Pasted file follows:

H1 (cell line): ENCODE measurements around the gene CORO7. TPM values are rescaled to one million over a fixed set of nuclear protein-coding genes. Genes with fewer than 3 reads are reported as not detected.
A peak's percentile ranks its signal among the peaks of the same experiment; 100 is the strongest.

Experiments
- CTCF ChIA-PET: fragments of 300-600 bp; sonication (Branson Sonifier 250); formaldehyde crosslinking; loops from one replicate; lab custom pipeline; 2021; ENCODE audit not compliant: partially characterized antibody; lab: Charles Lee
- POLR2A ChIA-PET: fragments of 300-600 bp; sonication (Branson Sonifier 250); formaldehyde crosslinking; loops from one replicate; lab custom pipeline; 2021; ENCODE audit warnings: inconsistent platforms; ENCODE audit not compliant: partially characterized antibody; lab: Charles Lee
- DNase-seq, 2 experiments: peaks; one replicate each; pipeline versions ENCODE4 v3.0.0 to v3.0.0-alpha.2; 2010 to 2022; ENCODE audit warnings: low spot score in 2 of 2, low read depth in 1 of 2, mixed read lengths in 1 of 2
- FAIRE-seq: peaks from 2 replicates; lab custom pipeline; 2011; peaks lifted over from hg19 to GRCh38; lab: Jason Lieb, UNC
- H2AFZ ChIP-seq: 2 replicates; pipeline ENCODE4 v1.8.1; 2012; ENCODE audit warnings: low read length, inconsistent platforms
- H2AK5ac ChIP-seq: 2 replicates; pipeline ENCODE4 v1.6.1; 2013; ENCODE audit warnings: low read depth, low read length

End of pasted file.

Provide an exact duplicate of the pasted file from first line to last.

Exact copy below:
H1 (cell line): ENCODE measurements around the gene CORO7. TPM values are rescaled to one million over a fixed set of nuclear protein-coding genes. Genes with fewer than 3 reads are reported as not detected.
A peak's percentile ranks its signal among the peaks of the same experiment; 100 is the strongest.

Experiments
- CTCF ChIA-PET: fragments of 300-600 bp; sonication (Branson Sonifier 250); formaldehyde crosslinking; loops from one replicate; lab custom pipeline; 2021; ENCODE audit not compliant: partially characterized antibody; lab: Charles Lee
- POLR2A ChIA-PET: fragments of 300-600 bp; sonication (Branson Sonifier 250); formaldehyde crosslinking; loops from one replicate; lab custom pipeline; 2021; ENCODE audit warnings: inconsistent platforms; ENCODE audit not compliant: partially characterized antibody; lab: Charles Lee
- DNase-seq, 2 experiments: peaks; one replicate each; pipeline versions ENCODE4 v3.0.0 to v3.0.0-alpha.2; 2010 to 2022; ENCODE audit warnings: low spot score in 2 of 2, low read depth in 1 of 2, mixed read lengths in 1 of 2
- FAIRE-seq: peaks from 2 replicates; lab custom pipeline; 2011; peaks lifted over from hg19 to GRCh38; lab: Jason Lieb, UNC
- H2AFZ ChIP-seq: 2 replicates; pipeline ENCODE4 v1.8.1; 2012; ENCODE audit warnings: low read length, inconsistent platforms
- H2AK5ac ChIP-seq: 2 replicates; pipeline ENCODE4 v1.6.1; 2013; ENCODE audit warnings: low read depth, low read length